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Conversos

 

Conversos

A converso (Spanish: [komˈberso]; Portuguese: [kõˈvɛɾsu]; Catalan: convers [kumˈbɛrs], [komˈvɛɾs]; "a convert", from Latin conversvs, "converted, turned around") and its feminine form conversa was a Jew or Muslim who converted to Catholicism in Spain or Portugal, particularly during the 14th and 15th centuries, or one of their descendents. Mass conversions once took place under significant government pressure. The Treaty of Granada (1491) at the last surrender of Al-Andalus issued clear protections of religious rights; the Alhambra Decree (1492) began the reversal.

New Christians of Moorish origin were known as moriscos (Galician and Portuguese: mourisco). The term morisco may also refer to Crypto-Muslims, i.e. those who secretly continued to practice Islam. New Christians of Jewish origin were referred to as marranos. The term marrano may also refer to Crypto-Jews, i.e. those who secretly continued to practice Judaism.

Description

Conversos were subject to suspicion and harassment from both the community they were leaving and that which they were joining. Both Christians and Jews called them tornadizo (renegade). James I, Alfonso X and John I passed laws forbidding the use of this epithet. This was part of a larger pattern of royal protection, as laws were promulgated to protect their property, forbid attempts to reconvert them, and regulate the behavior of the conversos themselves, preventing their cohabitation or even dining with Jews, lest they convert back.

The conversos did not enjoy legal equality. Alfonso VII prohibited the "recently converted" from holding office in Toledo. They had both supporters and bitter opponents within the Christian secular and religious leadership. Conversos could be found in various roles within the Iberian kingdoms, from bishop to royal mistress, showing a degree of general acceptance, yet they became targets of occasional pogroms during times of extreme social tension (as during an epidemic and after an earthquake). They were subject to the Spanish and Portuguese inquisitions.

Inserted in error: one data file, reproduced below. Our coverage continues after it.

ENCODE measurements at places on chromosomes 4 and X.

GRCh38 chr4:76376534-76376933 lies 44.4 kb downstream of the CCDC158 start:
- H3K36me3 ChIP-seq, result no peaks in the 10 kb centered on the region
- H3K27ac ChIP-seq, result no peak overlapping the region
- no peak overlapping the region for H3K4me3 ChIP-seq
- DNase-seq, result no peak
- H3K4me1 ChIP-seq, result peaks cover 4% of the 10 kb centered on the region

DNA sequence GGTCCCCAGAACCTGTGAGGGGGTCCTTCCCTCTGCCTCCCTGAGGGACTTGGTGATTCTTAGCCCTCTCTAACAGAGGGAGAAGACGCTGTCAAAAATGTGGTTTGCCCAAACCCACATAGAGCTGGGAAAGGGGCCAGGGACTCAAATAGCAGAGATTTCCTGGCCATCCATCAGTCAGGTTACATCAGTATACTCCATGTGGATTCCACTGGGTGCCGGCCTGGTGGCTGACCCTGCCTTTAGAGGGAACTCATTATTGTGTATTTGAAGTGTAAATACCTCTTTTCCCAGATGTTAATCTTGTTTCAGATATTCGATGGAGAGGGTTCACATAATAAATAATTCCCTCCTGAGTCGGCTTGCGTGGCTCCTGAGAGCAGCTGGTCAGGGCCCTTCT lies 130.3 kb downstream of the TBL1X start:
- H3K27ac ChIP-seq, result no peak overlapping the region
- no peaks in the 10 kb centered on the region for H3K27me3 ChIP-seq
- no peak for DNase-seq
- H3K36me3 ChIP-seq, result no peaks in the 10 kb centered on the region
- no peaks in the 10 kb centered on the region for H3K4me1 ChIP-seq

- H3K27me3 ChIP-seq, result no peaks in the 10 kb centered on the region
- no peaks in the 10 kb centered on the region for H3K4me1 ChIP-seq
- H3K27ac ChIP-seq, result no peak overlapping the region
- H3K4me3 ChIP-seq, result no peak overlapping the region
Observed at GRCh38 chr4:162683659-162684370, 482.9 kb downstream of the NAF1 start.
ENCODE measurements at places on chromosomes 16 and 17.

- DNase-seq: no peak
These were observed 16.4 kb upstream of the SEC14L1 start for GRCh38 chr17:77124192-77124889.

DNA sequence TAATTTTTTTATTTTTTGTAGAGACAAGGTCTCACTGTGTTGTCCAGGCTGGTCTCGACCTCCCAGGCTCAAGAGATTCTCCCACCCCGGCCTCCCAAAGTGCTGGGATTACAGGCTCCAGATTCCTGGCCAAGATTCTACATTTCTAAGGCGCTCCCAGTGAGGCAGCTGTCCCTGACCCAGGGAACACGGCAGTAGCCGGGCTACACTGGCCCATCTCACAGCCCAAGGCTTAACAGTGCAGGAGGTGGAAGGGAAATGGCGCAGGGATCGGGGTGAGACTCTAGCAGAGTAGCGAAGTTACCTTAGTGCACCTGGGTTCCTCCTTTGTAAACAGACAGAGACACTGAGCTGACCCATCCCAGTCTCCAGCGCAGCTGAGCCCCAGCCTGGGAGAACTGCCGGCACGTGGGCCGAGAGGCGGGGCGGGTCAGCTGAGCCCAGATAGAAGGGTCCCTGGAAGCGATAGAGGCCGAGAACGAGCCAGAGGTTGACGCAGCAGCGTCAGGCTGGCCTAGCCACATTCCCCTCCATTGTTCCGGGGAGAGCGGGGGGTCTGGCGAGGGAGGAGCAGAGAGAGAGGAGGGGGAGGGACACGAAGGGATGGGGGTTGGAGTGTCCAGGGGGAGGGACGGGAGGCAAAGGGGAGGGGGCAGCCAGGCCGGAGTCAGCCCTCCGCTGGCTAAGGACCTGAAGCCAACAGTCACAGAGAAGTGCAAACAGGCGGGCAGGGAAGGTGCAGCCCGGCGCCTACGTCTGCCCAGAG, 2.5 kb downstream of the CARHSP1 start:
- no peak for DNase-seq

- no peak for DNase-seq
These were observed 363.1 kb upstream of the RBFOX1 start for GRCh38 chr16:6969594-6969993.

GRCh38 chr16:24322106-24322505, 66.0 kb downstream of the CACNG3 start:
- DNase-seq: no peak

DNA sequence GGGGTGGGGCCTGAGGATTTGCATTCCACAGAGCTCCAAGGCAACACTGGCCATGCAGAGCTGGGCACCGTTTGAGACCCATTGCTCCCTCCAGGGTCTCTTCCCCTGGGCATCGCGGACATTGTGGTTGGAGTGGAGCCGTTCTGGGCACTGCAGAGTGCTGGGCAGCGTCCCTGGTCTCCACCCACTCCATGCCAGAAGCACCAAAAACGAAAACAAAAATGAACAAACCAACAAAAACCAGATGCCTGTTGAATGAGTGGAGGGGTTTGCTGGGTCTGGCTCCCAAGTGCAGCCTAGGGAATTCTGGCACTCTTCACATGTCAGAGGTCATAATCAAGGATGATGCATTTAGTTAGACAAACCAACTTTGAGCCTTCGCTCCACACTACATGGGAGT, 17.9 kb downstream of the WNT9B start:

While pure blood (so-called limpieza de sangre) would come to be placed at a premium, particularly among the nobility, in a 15th-century defense of conversos, Bishop Lope de Barrientos would list what Roth calls "a veritable 'Who's Who' of Spanish nobility" as having converso members or being of converso descent. He pointed out that given the near-universal conversion of Iberian Jews during Visigothic times, (quoting Roth) "[W]ho among the Christians of Spain could be certain that he is not a descendant of those conversos?"

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According to a widely publicised study (December 2008) published in the American Journal of Human Genetics, 19.8 percent of modern Spaniards (and Portuguese) have DNA reflecting Sephardic Jewish ancestry (compared to 10.6 percent having DNA reflecting Moorish ancestors).[1] The Sephardic result is in contradiction [2][3][4] or not replicated in all the body of genetic studies done in Iberia and has been relativized by the authors themselves[1][5][6][7] and questioned by Stephen Oppenheimer, who estimates that much earlier migrations, 5,000 to 10,000 years ago from the Eastern Mediterranean, might also have accounted for the Sephardic estimates. "They are really assuming that they are looking at this migration of Jewish immigrants, but the same lineages could have been introduced in the Neolithic".[8] The same authors in also a recent study (October 2008) attributed most of those same lineages in Iberia and the Balearic Islands as of Phoenician origin.[9] The rest of genetic studies done in Spain estimate the Moorish contribution ranging from 2.5/3.4%[10] to 7.7%.[11]

See also

Citations

References

  • Gitlitz, David. 'Secrecy and Deceit: The Religion of the Crypto-Jews', Albuquerque, NM: University of New Mexico Press, 2002.
  • Brooks, Andrée Aelion. 'The Woman who Defied Kings: the life and times of Dona Gracia Nasi'. Paragon House, 2002.
  • Roth, Norman, Conversos, Inquisition, and the Expulsion of the Jews from Spain, Madison, WI: University of Wisconsin Press, 1995.

External links

  • Out of Spain educational materials
  • Converso lectures and activities
  • Law Library of Congress's In Custodia Legis
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